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HomeTang poemsLi Bai Poem: Hard is the Road to Shu - 李白《蜀道难》

Li Bai Poem: Hard is the Road to Shu – 李白《蜀道难》

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蜀道难

李白

噫吁,危乎高哉!

蜀道之难,难于上青天!

蚕丛及鱼凫[1],开国何茫然。

尔来四万八千岁,不与秦塞通人烟。

西当太白[2]有鸟道,可以横绝峨眉巅。

地崩山摧[3]壮士死,然后天梯石栈相钩连。

上有六龙[4]回日之高标[5],下有冲波逆折之回川。

黄鹤之飞尚不得过,猿猱欲度愁攀援。

青泥[6]何盘盘,百步九折萦岩峦。

扪参历井[7]仰胁息,以手抚膺坐长叹。

问君西游何时还。畏途巉岩不可攀。

但见悲鸟号古木,雄飞雌从绕林间。

又闻子规[8]啼夜月,愁空山,

蜀道之难,难于上青天,使人听此凋朱颜。

连峰去天不盈尺,枯松倒挂倚绝壁。

飞湍瀑流争喧豗,砯崖转石万壑雷。

其险也如此,嗟尔远道之人,

胡为乎来哉!剑阁[9]峥嵘而崔嵬,

一夫当关,万夫莫开。

所守或匪亲,

化为狼与豺。

朝避猛虎,夕避长蛇,

磨牙吮血,杀人如麻。

锦城虽云乐,不如早还家。

蜀道之难,难于上青天,侧身西望长咨嗟!

注释:

[1] 蚕丛、鱼凫:古蜀国王。

[2] 太白:太乙,秦岭峰名。

[3] 摧:崩塌。

[4] 六龙:神话中替太阳驾车的羲和,每天赶着六条龙在天空从东行到西。

[5] 高标:最高峰。

[6] 青泥:岭名,为唐入蜀要道。在今陕西略阳县。《元和郡县志》:“悬崖万仞,山多云雨,行者屡逢泥淖,故号青泥岭。”

[7] 扪参历井:形容山势高峻,道路险阻。参、井,皆星宿名。参是蜀的分野,井是秦的分野(古人认为地上某地区与天上某星宿相应,分成若干界域,叫分野)。

[8] 子规:杜鹃鸟。据《华阳国志·蜀志》,古有蜀王杜宇,号望帝,后禅位出奔,其时子规鸟鸣。蜀人因思念杜宇,故觉此鸟鸣悲切。

[9] 剑阁:四川剑阁县北七里大、小剑山间的一座雄关,即剑门关。西晋张载《剑阁铭》:“一夫荷戟,万夫趑趄。形胜之地,非亲勿居。”

Hard is the Road to Shu

Li Bai

Oho! Behold! How Steep! How high!

The road to Shu is harder than to climb the sky.

Since the two pioneers

Put the kingdom in order,

Have passed forty-eight thousand years,

And few have tried to pass its border.

There’s a bird track o’er Great White Mountain to the west,

Which cuts through Mountain Eyebrows by the crest.

The crest crumbled, five serpent-killing heroes slain,

Along the cliffs a rocky path was hacked then.

Above stand peaks too high for the sun to pass o’er;

Below the torrents run back and forth, churn and roar.

Even the Golden Crane can’t fly across;

How to climb over, gibbons are at a loss.

What tortuous mountain path Green Mud Ridge faces!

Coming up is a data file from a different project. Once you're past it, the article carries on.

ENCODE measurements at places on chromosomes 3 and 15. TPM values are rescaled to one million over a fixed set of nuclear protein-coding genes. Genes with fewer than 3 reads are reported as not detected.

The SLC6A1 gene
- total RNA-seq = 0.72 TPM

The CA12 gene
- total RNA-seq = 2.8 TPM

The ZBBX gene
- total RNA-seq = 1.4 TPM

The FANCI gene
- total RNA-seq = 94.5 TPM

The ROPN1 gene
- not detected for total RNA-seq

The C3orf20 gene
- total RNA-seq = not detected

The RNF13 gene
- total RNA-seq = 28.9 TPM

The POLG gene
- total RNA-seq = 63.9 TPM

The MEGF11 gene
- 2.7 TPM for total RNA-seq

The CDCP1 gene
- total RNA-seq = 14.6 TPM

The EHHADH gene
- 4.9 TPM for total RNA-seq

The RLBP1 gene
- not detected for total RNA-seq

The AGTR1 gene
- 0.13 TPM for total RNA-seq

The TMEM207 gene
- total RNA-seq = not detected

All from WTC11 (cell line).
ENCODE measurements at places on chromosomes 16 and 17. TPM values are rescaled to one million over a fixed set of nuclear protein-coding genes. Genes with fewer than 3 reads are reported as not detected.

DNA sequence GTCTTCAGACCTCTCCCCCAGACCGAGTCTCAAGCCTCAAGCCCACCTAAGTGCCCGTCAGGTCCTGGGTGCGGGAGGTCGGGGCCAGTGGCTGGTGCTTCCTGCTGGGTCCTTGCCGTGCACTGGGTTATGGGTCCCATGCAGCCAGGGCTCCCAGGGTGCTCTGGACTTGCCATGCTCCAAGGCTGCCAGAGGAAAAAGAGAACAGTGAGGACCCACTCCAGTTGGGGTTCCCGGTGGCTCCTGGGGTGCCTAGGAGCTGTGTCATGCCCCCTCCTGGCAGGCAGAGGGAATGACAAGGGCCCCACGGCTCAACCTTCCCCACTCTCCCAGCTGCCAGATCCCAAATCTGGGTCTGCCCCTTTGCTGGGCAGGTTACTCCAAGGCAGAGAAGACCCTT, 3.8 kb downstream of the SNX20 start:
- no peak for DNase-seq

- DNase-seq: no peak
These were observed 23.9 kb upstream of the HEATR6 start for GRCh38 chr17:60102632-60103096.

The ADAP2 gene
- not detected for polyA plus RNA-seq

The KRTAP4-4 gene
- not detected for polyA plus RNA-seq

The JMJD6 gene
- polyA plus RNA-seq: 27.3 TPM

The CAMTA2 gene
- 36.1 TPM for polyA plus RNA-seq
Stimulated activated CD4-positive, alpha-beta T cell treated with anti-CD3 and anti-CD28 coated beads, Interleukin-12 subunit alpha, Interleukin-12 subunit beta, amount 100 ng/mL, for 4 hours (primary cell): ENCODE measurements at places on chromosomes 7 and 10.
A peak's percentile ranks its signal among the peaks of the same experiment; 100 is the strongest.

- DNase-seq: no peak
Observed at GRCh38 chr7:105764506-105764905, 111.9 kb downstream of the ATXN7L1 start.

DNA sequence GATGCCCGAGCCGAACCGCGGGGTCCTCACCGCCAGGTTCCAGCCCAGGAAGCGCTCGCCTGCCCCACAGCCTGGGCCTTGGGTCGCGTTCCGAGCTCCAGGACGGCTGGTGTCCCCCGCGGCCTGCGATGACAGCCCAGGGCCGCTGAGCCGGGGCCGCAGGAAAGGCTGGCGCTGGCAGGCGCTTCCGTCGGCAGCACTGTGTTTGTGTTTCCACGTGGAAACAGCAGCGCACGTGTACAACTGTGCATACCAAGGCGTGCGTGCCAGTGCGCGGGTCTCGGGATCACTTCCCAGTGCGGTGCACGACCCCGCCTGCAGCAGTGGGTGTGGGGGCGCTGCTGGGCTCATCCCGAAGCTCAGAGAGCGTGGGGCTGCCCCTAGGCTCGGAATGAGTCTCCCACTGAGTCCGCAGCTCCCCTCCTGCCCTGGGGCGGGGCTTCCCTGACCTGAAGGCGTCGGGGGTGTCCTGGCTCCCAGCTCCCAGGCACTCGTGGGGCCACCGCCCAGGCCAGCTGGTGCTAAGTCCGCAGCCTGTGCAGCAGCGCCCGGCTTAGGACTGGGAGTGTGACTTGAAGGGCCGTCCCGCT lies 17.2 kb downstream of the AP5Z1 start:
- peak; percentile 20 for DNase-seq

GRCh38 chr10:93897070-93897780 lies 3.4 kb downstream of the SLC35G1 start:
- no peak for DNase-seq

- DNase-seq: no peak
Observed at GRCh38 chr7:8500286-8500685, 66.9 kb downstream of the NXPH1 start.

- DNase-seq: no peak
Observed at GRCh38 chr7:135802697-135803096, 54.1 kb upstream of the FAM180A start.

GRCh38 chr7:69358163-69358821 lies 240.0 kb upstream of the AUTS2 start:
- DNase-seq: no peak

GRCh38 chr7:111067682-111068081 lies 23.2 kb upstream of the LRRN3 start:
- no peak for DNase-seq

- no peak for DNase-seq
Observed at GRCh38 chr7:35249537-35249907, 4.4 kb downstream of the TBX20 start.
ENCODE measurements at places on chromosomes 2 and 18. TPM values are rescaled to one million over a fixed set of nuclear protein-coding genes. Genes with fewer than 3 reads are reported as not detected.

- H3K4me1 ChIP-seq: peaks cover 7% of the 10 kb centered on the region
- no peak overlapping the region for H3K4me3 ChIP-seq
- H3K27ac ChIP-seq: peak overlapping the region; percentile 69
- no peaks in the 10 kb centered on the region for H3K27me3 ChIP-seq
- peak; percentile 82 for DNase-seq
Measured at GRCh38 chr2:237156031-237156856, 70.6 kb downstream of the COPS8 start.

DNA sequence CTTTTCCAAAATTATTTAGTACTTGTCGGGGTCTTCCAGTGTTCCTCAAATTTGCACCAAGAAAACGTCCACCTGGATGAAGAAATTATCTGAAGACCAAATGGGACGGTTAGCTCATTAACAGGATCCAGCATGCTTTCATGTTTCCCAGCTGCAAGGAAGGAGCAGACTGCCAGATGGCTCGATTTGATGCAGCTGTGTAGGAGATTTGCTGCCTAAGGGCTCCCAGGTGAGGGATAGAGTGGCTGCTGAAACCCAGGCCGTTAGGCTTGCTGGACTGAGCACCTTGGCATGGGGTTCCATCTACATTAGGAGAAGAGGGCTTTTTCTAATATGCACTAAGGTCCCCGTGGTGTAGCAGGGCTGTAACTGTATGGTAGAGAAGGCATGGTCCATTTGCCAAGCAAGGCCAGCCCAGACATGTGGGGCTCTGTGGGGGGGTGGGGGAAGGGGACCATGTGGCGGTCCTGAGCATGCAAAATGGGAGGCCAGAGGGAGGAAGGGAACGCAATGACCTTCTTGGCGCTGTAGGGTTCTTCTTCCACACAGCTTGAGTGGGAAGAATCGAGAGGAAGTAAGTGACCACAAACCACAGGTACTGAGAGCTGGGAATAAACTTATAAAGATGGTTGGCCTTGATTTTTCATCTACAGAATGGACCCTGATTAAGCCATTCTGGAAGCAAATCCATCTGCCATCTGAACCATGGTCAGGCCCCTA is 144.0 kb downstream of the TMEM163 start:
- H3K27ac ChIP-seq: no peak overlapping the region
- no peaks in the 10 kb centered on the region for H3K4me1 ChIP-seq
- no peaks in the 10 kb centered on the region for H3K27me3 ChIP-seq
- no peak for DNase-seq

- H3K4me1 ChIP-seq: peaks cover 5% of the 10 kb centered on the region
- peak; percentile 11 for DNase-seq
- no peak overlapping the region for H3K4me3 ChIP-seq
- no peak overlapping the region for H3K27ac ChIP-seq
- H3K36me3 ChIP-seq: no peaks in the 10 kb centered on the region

Around the top we turn nine turns each hundred paces.

Looking up breathless, I can touch the stars nearby;

Beating my breast, I sink aground with long, long sigh.

When will you come back from this journey to the west?

How can you climb up dangerous path and mountain crest,

Where you can hear on ancient trees but sad birds wail

And see the female birds fly, followed by the male?

And hear home-going cuckoos weep

Beneath the moon in mountains deep?

The road to Shu is harder than to climb the sky,

On hearing this, your cheeks would lose their rosy dye.

Between the sky and peaks them is not a foot’s space,

And ancient pines hang, head down, from the cliff’s surface.

And cataracts and torrents dash on boulders under,

Roaring like thousands of echoes of thunder.

So dangerous these places are,

Alas! Why should you come here from afar?

Rugged is the path between the cliffs so steep and high,

Guarded by one

And forced by none.

Disloyal guards

Would turn wolves and pards,

Man-eating tigers at day-break

And at dusk blood-sucking long snake.

One may make merry in the Town of Silk, I know,

But I would rather homeward go.

The mad to Shu is harder than to climb the sky,

I’d turn and westward look with long, long sigh.

This poem shows not only the hard way to Shu, present-day Sichuan Province, but also the hard way to rising above in society.

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